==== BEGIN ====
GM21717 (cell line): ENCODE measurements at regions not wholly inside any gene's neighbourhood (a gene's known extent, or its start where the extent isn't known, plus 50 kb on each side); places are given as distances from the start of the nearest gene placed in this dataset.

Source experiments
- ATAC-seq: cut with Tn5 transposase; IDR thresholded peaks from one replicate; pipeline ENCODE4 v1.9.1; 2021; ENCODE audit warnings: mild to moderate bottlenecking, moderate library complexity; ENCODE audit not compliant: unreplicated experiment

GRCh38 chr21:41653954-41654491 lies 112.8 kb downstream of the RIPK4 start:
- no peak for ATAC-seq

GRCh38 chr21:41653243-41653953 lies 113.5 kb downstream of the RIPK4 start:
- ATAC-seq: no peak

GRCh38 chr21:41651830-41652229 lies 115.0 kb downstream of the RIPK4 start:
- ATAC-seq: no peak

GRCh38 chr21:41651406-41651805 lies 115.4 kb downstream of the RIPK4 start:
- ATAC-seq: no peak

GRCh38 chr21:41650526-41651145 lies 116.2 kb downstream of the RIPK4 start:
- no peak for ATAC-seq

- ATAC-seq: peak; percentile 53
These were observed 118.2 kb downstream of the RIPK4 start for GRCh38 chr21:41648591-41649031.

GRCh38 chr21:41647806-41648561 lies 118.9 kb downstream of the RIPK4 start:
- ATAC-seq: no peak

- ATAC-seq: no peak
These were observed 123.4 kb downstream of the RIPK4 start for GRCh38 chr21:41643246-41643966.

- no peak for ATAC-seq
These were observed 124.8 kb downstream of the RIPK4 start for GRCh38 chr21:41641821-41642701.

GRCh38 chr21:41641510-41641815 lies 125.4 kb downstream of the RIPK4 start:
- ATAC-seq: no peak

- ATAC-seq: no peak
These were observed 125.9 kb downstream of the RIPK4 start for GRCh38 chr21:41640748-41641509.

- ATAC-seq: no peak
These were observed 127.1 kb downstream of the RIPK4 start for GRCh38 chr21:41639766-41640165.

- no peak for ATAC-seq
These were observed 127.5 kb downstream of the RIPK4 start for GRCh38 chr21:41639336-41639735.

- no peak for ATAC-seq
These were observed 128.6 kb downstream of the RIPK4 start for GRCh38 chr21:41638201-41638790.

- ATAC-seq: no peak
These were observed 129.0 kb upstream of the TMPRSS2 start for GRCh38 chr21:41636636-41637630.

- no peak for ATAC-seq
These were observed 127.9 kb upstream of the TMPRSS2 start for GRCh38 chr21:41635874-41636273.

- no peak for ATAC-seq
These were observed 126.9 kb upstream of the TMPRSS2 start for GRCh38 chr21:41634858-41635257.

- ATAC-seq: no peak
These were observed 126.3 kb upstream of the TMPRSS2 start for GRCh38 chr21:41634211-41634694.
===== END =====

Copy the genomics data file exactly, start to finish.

GM21717 (cell line): ENCODE measurements at regions not wholly inside any gene's neighbourhood (a gene's known extent, or its start where the extent isn't known, plus 50 kb on each side); places are given as distances from the start of the nearest gene placed in this dataset.

Source experiments
- ATAC-seq: cut with Tn5 transposase; IDR thresholded peaks from one replicate; pipeline ENCODE4 v1.9.1; 2021; ENCODE audit warnings: mild to moderate bottlenecking, moderate library complexity; ENCODE audit not compliant: unreplicated experiment

GRCh38 chr21:41653954-41654491 lies 112.8 kb downstream of the RIPK4 start:
- no peak for ATAC-seq

GRCh38 chr21:41653243-41653953 lies 113.5 kb downstream of the RIPK4 start:
- ATAC-seq: no peak

GRCh38 chr21:41651830-41652229 lies 115.0 kb downstream of the RIPK4 start:
- ATAC-seq: no peak

GRCh38 chr21:41651406-41651805 lies 115.4 kb downstream of the RIPK4 start:
- ATAC-seq: no peak

GRCh38 chr21:41650526-41651145 lies 116.2 kb downstream of the RIPK4 start:
- no peak for ATAC-seq

- ATAC-seq: peak; percentile 53
These were observed 118.2 kb downstream of the RIPK4 start for GRCh38 chr21:41648591-41649031.

GRCh38 chr21:41647806-41648561 lies 118.9 kb downstream of the RIPK4 start:
- ATAC-seq: no peak

- ATAC-seq: no peak
These were observed 123.4 kb downstream of the RIPK4 start for GRCh38 chr21:41643246-41643966.

- no peak for ATAC-seq
These were observed 124.8 kb downstream of the RIPK4 start for GRCh38 chr21:41641821-41642701.

GRCh38 chr21:41641510-41641815 lies 125.4 kb downstream of the RIPK4 start:
- ATAC-seq: no peak

- ATAC-seq: no peak
These were observed 125.9 kb downstream of the RIPK4 start for GRCh38 chr21:41640748-41641509.

- ATAC-seq: no peak
These were observed 127.1 kb downstream of the RIPK4 start for GRCh38 chr21:41639766-41640165.

- no peak for ATAC-seq
These were observed 127.5 kb downstream of the RIPK4 start for GRCh38 chr21:41639336-41639735.

- no peak for ATAC-seq
These were observed 128.6 kb downstream of the RIPK4 start for GRCh38 chr21:41638201-41638790.

- ATAC-seq: no peak
These were observed 129.0 kb upstream of the TMPRSS2 start for GRCh38 chr21:41636636-41637630.

- no peak for ATAC-seq
These were observed 127.9 kb upstream of the TMPRSS2 start for GRCh38 chr21:41635874-41636273.

- no peak for ATAC-seq
These were observed 126.9 kb upstream of the TMPRSS2 start for GRCh38 chr21:41634858-41635257.

- ATAC-seq: no peak
These were observed 126.3 kb upstream of the TMPRSS2 start for GRCh38 chr21:41634211-41634694.